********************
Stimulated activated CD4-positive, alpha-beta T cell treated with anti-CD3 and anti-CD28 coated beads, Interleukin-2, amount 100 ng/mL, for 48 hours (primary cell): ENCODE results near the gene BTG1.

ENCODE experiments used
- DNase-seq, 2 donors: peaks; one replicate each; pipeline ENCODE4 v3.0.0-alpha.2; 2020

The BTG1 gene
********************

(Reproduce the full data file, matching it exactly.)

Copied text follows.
Stimulated activated CD4-positive, alpha-beta T cell treated with anti-CD3 and anti-CD28 coated beads, Interleukin-2, amount 100 ng/mL, for 48 hours (primary cell): ENCODE results near the gene BTG1.

ENCODE experiments used
- DNase-seq, 2 donors: peaks; one replicate each; pipeline ENCODE4 v3.0.0-alpha.2; 2020

The BTG1 gene